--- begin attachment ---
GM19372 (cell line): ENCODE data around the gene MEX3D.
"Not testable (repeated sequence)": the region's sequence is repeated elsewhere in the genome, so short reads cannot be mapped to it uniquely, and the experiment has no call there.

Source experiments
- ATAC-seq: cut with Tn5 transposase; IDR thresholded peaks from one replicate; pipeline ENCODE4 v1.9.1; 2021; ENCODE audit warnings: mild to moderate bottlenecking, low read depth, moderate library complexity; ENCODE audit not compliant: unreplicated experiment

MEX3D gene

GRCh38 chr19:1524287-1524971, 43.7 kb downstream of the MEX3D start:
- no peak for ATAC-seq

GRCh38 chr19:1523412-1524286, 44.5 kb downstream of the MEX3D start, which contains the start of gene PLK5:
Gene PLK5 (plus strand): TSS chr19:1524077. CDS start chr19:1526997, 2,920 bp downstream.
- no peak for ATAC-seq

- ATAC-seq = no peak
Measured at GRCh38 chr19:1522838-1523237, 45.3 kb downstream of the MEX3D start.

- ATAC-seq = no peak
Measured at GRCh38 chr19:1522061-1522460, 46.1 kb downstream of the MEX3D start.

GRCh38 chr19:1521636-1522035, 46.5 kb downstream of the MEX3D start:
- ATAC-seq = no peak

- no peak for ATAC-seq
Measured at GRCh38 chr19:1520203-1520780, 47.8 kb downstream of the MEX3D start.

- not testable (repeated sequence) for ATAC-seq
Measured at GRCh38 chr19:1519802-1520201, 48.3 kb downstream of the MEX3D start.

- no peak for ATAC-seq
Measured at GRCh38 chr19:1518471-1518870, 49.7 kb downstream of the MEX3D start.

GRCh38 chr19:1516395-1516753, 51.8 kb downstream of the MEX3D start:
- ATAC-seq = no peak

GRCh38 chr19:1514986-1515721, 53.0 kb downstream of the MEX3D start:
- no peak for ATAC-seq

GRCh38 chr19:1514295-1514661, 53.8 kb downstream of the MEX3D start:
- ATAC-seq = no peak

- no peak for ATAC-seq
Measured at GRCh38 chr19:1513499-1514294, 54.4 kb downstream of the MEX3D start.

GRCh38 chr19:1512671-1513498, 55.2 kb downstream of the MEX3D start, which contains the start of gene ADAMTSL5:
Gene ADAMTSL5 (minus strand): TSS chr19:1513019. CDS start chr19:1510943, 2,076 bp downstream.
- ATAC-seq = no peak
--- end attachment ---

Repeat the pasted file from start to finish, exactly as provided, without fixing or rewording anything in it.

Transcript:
GM19372 (cell line): ENCODE data around the gene MEX3D.
"Not testable (repeated sequence)": the region's sequence is repeated elsewhere in the genome, so short reads cannot be mapped to it uniquely, and the experiment has no call there.

Source experiments
- ATAC-seq: cut with Tn5 transposase; IDR thresholded peaks from one replicate; pipeline ENCODE4 v1.9.1; 2021; ENCODE audit warnings: mild to moderate bottlenecking, low read depth, moderate library complexity; ENCODE audit not compliant: unreplicated experiment

MEX3D gene

GRCh38 chr19:1524287-1524971, 43.7 kb downstream of the MEX3D start:
- no peak for ATAC-seq

GRCh38 chr19:1523412-1524286, 44.5 kb downstream of the MEX3D start, which contains the start of gene PLK5:
Gene PLK5 (plus strand): TSS chr19:1524077. CDS start chr19:1526997, 2,920 bp downstream.
- no peak for ATAC-seq

- ATAC-seq = no peak
Measured at GRCh38 chr19:1522838-1523237, 45.3 kb downstream of the MEX3D start.

- ATAC-seq = no peak
Measured at GRCh38 chr19:1522061-1522460, 46.1 kb downstream of the MEX3D start.

GRCh38 chr19:1521636-1522035, 46.5 kb downstream of the MEX3D start:
- ATAC-seq = no peak

- no peak for ATAC-seq
Measured at GRCh38 chr19:1520203-1520780, 47.8 kb downstream of the MEX3D start.

- not testable (repeated sequence) for ATAC-seq
Measured at GRCh38 chr19:1519802-1520201, 48.3 kb downstream of the MEX3D start.

- no peak for ATAC-seq
Measured at GRCh38 chr19:1518471-1518870, 49.7 kb downstream of the MEX3D start.

GRCh38 chr19:1516395-1516753, 51.8 kb downstream of the MEX3D start:
- ATAC-seq = no peak

GRCh38 chr19:1514986-1515721, 53.0 kb downstream of the MEX3D start:
- no peak for ATAC-seq

GRCh38 chr19:1514295-1514661, 53.8 kb downstream of the MEX3D start:
- ATAC-seq = no peak

- no peak for ATAC-seq
Measured at GRCh38 chr19:1513499-1514294, 54.4 kb downstream of the MEX3D start.

GRCh38 chr19:1512671-1513498, 55.2 kb downstream of the MEX3D start, which contains the start of gene ADAMTSL5:
Gene ADAMTSL5 (minus strand): TSS chr19:1513019. CDS start chr19:1510943, 2,076 bp downstream.
- ATAC-seq = no peak